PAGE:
Doctors worried about loss of ICU specialist

Deana Stokes Sullivan
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ER physician says Janeway will be ‘crippled’ without pediatric intensive care unit

Janeway emergency room doctors Robert Porter (left) and Ian Marshall speak at a news conference Monday on the impact the resignation of a pediatric intensive care physician will have on emergency medical services for children.

Two emergency room physicians at the Janeway Children’s Hospital in St. John’s are worried about how the hospital will function if it loses one of its two pediatric intensive care specialists.

Dr. Robert Porter, who has worked at the Janeway for about nine years, and Dr. Ian Marshall, who has been employed there about 20 years, spoke to reporters Monday about Dr. Debbie Reid’s resignation.

Reid is one of 14 medical specialists who plan to resign Feb. 4, 2011 because of a labour dispute with the provincial government over a two-tiered pay scale that gives pathologists and oncologists substantially higher salaries.

The two doctors are concerned that the hospital’s pediatric intensive care unit won’t be able to function without at least two intensive care specialists.

And, Porter says, the loss of the unit would cripple the Janeway.

Porter said the Janeway emergency department is unique in that it sees children exclusively and because of that, the public and other physicians expect a high level of care.

“And rightly so,” Porter added.

While the Janeway sees a lot of children with fairly minor and non-life-threatening ailments, he said it also cares for patients with critical illnesses and injuries.

As examples, Porter said, a child might show up at emergency with meningitis or in shock, or it could be a shaken baby.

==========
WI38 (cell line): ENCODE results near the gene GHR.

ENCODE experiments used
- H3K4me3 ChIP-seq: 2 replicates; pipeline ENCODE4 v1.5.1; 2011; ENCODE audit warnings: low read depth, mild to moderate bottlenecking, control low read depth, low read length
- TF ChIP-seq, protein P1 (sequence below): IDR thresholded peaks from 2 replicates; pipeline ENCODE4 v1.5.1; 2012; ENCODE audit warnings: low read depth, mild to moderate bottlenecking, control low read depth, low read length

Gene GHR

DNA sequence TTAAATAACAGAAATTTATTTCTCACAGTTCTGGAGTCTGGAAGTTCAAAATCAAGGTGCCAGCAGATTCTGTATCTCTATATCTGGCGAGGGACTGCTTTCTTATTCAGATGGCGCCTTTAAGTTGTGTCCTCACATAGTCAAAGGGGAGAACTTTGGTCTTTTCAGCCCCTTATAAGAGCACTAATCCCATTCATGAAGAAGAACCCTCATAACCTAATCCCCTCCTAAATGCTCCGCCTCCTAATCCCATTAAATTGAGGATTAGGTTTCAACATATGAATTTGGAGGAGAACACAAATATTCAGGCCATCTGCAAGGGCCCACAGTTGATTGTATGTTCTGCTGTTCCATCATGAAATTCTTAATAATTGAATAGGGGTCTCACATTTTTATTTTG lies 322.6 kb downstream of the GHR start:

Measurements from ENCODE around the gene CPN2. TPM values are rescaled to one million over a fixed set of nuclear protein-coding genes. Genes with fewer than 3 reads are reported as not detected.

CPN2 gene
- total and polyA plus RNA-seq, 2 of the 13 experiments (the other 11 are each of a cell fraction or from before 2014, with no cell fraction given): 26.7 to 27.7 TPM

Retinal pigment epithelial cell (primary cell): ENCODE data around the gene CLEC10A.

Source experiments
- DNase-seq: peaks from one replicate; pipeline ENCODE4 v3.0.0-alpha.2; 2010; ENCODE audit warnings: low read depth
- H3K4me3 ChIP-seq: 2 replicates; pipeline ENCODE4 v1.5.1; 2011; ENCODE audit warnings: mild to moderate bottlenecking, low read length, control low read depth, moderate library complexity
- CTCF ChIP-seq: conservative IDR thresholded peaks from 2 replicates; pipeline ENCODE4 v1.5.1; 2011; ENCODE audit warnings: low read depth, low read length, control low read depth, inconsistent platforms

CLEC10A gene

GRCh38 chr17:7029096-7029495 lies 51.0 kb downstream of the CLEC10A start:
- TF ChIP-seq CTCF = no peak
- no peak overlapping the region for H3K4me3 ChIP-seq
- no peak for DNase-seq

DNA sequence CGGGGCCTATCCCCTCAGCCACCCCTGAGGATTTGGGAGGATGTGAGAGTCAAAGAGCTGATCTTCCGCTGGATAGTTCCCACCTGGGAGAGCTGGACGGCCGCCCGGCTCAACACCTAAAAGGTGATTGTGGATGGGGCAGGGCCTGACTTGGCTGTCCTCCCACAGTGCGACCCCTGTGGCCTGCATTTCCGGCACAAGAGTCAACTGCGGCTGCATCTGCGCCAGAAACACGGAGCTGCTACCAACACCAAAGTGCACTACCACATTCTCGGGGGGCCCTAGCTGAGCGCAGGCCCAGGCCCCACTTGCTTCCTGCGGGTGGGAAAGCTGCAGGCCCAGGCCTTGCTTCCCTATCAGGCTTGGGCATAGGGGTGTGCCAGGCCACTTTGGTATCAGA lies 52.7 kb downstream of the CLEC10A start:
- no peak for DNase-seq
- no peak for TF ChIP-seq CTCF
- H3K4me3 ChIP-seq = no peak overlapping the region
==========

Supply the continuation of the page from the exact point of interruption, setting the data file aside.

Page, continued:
In order for these patients to receive the best care, he said, there first has to be excellent pre-hospital care. Emergency room physicians provide the next level of care, he said, which might include aggressive use of intravenous fluids or putting the child to sleep and inserting a breathing tube.

“After we’ve done our piece, there’s another level of care that’s necessary and, in a hospital like ours,” Porter said, “which is a tertiary care children’s hospital, that level of care needs to be pediatric intensive care, provided in a pediatric intensive care unit, and we need to have pediatric intensive care specialists to staff that unit.”

There are only two pediatric intensive care specialists at the Janeway, Reid and Dr. Jill Barter.

Porter said the hospital needs two more, but recruitment efforts in the past couple of years have been unsuccessful.

With Reid’s resignation, Porter said, “it leaves us contemplating the possibility that, at some point in the future, we may not have a pediatric intensive care unit, even on a temporary basis.”

Major surgeries won’t be able to go ahead, he said.

As for children with serious injury or illness, Porter said, “Without the services of a fully staffed pediatric intensive care unit, I personally am at a loss as to what we will do with some of those patients after we provide their emergency care.”

Marshall began working with Reid at the Janeway when he was a medical student, clinical clerk and intern resident.

“She’s done many, many years of valuable service to the Janeway,” he said.

“It’s very important that the government and NLMA need to focus on lifestyles of the physicians that are suffering and are not happy with the ongoing process.”

Physicians like Reid and Barter also know a lot of the patients who show up at Emergency, Marshall said, because many of these children have chronic illnesses and have been going to the Janeway for treatment for quite some time. “With one phone call,” he said, “we can phone Dr. Reid and she knows the complete history.”

Marshall said the hospital needs a full complement of four intensive care physicians to keep it running efficiently.

Porter said the government needs to recognize that the unfair payment system for specialists is part of the reason why the hospital can’t recruit specialists.

“Government needs to realize one of the things that has to happen is that the payment to those people has to be competitive with other places. We need to be able to recruit people to fill our pediatric intensive care unit. I think it’s very important that things not get worse over time,” Porter added.

Marshall said he can’t see how critically ill children can be flown outside the province to another hospital if the Janeway loses its pediatric intensive care unit.

Some children have severe traumas, he said, some come in with diabetic ketoacidosis, a life-threatening condition among children with diabetes, while others have severe sepsis or infections, and a good percentage of these children have to be on life support, temporarily.